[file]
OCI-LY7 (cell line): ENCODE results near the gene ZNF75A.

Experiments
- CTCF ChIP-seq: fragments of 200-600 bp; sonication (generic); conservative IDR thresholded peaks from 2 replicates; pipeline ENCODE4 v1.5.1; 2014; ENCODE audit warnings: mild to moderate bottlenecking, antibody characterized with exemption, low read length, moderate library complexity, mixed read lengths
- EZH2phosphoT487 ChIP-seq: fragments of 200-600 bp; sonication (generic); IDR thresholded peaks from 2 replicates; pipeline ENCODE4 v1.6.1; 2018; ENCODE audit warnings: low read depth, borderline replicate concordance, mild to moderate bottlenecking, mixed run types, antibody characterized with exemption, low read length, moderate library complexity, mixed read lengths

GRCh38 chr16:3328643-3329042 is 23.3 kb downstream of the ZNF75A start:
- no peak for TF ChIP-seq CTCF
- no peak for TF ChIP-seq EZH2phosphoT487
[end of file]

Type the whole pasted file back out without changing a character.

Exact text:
OCI-LY7 (cell line): ENCODE results near the gene ZNF75A.

Experiments
- CTCF ChIP-seq: fragments of 200-600 bp; sonication (generic); conservative IDR thresholded peaks from 2 replicates; pipeline ENCODE4 v1.5.1; 2014; ENCODE audit warnings: mild to moderate bottlenecking, antibody characterized with exemption, low read length, moderate library complexity, mixed read lengths
- EZH2phosphoT487 ChIP-seq: fragments of 200-600 bp; sonication (generic); IDR thresholded peaks from 2 replicates; pipeline ENCODE4 v1.6.1; 2018; ENCODE audit warnings: low read depth, borderline replicate concordance, mild to moderate bottlenecking, mixed run types, antibody characterized with exemption, low read length, moderate library complexity, mixed read lengths

GRCh38 chr16:3328643-3329042 is 23.3 kb downstream of the ZNF75A start:
- no peak for TF ChIP-seq CTCF
- no peak for TF ChIP-seq EZH2phosphoT487